2016 Limits For Retirement Contributions

 

post-it-819682_640No changes to retirement plan contributions for 2016

Retirement plan contribution limits are indexed for inflation, but with inflation remaining low, the limits remain unchanged for 2016:

Type of limit 2016 limit
Elective deferrals to 401(k), 403(b), 457(b)(2) and 457(c)(1) plans $18,000
Contributions to defined contribution plans $53,000
Contributions to SIMPLEs $12,500
Contributions to IRAs $5,500
Catch-up contributions to 401(k), 403(b), 457(b)(2) and 457(c)(1) plans $6,000
Catch-up contributions to SIMPLEs $3,000
Catch-up contributions to IRAs $1,000

 

Nevertheless, if you’re not already maxing out your contributions, you still have an opportunity to save more in 2016. And if you turn age 50 in 2016, you can begin to take advantage of catch-up contributions.

However, keep in mind that additional factors may affect how much you’re allowed to contribute (or how much your employer can contribute on your behalf). For example, income-based limits may reduce or eliminate your ability to make Roth IRA contributions or to make deductible traditional IRA contributions. If you have questions about how much you can contribute to tax-advantaged retirement plans in 2016, check with us.

 

Get a handle on 2015 tax forms and filing deadlines

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Gather your 2015 tax forms. The list includes W-2s for yourself (and your spouse, if married), 1099s reflecting capital gains and losses, dividends, retirement plan and IRA distributions, and business and other investment forms such as K-1s for partnerships.
● Protect yourself against scams. Were you or your spouse or dependents issued an Identity Protection Personal Identification Number (IP PIN) for use with a prior year return? If so, you should have received a new number from the IRS via postal mail in December 2015. Keep your notification because you must include that number on your return. You’ll also need to list the IP PINs of your spouse and any dependents whose social security numbers are on your return.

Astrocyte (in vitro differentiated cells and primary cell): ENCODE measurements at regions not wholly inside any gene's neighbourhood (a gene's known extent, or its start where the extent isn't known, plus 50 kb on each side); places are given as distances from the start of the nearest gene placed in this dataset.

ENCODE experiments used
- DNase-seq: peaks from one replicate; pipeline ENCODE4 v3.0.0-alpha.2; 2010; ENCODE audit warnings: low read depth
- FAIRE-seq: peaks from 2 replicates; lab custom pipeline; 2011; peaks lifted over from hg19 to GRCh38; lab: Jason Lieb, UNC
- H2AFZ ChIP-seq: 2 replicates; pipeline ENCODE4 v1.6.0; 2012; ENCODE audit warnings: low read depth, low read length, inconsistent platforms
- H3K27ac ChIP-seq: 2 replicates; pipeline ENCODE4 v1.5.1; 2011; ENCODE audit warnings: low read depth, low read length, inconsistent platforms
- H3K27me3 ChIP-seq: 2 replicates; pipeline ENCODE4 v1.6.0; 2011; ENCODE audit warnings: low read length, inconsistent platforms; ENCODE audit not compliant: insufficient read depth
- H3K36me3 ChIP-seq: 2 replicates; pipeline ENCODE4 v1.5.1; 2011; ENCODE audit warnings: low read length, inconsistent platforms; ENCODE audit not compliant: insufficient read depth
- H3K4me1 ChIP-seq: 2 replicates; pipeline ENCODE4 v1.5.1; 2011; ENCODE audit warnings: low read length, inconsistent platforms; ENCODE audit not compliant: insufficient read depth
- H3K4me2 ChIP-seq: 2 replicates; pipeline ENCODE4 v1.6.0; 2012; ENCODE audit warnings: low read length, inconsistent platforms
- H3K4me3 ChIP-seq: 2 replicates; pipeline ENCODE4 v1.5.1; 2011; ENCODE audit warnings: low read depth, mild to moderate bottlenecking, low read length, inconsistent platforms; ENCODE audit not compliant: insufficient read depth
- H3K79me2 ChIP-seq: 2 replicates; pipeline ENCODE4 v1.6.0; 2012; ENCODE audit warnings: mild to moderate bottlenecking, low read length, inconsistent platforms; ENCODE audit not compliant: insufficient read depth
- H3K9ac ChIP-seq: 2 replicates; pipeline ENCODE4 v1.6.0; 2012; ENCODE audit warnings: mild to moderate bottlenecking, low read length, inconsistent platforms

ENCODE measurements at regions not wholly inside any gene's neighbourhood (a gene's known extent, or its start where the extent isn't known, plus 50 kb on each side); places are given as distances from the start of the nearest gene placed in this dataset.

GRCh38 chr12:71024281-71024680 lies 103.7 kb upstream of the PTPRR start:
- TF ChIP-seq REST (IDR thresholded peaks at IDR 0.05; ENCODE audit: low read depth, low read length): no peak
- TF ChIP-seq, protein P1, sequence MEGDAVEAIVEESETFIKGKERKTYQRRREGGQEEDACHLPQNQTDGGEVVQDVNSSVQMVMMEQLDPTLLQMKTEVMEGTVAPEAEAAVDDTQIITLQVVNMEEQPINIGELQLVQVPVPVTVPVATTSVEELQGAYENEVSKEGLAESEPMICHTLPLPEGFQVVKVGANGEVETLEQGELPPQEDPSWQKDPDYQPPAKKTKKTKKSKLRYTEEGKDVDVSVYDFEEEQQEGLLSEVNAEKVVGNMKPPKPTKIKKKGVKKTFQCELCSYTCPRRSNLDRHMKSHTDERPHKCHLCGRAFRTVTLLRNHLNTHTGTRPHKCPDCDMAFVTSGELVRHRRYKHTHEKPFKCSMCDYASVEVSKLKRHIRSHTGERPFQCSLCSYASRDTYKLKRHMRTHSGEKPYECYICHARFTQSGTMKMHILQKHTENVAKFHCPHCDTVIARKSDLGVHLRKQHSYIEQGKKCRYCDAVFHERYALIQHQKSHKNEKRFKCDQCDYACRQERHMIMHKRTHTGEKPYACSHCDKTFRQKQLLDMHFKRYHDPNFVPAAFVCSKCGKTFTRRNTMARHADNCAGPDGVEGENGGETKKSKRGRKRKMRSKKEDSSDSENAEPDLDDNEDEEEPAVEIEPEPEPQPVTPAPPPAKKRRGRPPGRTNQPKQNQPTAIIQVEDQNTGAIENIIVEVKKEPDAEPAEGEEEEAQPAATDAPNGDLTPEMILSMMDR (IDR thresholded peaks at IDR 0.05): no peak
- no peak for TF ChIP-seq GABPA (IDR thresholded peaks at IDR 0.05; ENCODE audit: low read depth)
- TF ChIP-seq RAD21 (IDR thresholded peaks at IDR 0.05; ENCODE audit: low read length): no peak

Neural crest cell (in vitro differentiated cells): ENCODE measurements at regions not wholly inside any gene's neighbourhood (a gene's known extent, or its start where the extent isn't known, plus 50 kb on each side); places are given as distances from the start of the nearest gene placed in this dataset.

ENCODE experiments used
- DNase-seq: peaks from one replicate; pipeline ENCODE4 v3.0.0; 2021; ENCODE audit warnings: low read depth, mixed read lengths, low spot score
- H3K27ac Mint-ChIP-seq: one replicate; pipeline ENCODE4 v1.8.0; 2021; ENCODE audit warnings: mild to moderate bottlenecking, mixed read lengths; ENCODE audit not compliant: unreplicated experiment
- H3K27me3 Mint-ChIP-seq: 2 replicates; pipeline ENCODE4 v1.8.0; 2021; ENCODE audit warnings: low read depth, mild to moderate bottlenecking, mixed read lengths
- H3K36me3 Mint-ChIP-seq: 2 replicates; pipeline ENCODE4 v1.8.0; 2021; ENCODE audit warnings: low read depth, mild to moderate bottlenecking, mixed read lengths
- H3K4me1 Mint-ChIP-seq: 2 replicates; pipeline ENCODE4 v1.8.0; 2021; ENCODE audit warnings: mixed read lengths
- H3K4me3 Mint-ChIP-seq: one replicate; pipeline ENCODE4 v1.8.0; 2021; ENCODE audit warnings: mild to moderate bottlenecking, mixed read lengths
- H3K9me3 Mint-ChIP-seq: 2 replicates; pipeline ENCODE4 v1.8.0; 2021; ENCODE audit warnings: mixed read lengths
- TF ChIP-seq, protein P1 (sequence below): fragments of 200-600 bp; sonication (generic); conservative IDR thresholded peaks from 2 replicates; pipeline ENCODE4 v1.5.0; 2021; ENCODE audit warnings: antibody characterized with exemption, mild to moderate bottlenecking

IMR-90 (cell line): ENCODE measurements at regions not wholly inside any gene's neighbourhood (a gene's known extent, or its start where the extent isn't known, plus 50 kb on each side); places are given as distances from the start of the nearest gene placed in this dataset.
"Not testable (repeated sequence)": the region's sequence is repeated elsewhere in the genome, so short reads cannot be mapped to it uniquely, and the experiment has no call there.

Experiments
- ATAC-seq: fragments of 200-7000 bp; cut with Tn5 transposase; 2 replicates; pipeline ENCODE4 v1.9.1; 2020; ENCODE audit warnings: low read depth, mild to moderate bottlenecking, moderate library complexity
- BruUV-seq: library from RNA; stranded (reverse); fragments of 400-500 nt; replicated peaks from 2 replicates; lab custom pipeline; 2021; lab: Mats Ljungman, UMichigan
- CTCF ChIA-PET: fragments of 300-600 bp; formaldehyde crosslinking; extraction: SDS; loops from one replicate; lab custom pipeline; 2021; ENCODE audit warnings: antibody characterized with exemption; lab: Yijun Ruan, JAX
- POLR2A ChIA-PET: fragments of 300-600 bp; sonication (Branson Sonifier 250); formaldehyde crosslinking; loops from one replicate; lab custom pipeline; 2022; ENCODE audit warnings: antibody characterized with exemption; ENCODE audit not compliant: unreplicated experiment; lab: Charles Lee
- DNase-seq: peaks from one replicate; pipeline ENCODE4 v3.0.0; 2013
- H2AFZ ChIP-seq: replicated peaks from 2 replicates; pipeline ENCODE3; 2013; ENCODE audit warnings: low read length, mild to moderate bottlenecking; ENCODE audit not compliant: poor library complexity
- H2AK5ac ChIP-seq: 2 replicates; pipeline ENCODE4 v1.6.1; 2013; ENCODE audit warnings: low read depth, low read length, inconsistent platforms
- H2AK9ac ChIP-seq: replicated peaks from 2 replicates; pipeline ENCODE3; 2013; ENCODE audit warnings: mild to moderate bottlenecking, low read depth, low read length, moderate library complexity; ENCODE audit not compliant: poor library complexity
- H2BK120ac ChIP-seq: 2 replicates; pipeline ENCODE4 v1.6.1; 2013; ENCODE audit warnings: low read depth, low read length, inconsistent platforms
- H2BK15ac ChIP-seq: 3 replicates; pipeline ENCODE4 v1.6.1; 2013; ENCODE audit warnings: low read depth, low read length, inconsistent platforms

● Review documentation to secure tax deductions, credits, or other tax benefits. Examples of tax breaks that require enhanced recordkeeping include charitable donations, travel and entertainment expenses, vehicle mileage, and business use of your home. For example, you have to get written acknowledgments from charities for monetary gifts of $250 or more. You may also want to retain bank statements to substantiate estimated tax payments and expenses that you can claim as itemized deductions.
● Mark your calendar to keep track of due dates. Thanks to a federal holiday (Emancipation Day), the first date to circle is April 18, 2016. If you live in a state other than Maine or Massachusetts, that’s the due date for making a deductible contribution to a traditional IRA for 2015, filing your federal individual income tax return, or requesting an extension of time for filing until October 17, 2016. That’s also the last day for making your first estimated federal income tax payment for 2016.
● If you live in Maine or Massachusetts, also mark Tuesday, April 19, 2016, on your calendar. Due to a special rule for another holiday (Patriot’s Day), you get an extra day to file your federal income tax return, apply for an extension, or make a deductible IRA contribution for 2015. However, the extra day does not apply to your first estimated federal income tax payment – that is due April 18.
Remember: Extensions are available only for filing your return, not for paying taxes

Checklist of precautions when giving to a charity

donation-517132_960_720.pngMany charities use your donations wisely. Unfortunately, others spend too much of your contribution on fundraising and administrative expenses. Some even misrepresent themselves and solicit your money for phony causes. In today’s world, investigating a charity before you make a donation is wise.

Here’s a checklist of precautions.

  • Request written documentation about the charity’s mission and how your contribution will be spent. Ask for proof that your donation is tax deductible. If a charity is reluctant to provide information, think twice about making a gift.
  • When you receive a phone solicitation, the caller must provide his or her name, the name of the person or entity on whose behalf the call is being made, and a telephone number or address at which that person or entity can be contacted. If a caller refuses to give you this information, hang up. Report the call to local authorities to help protect others.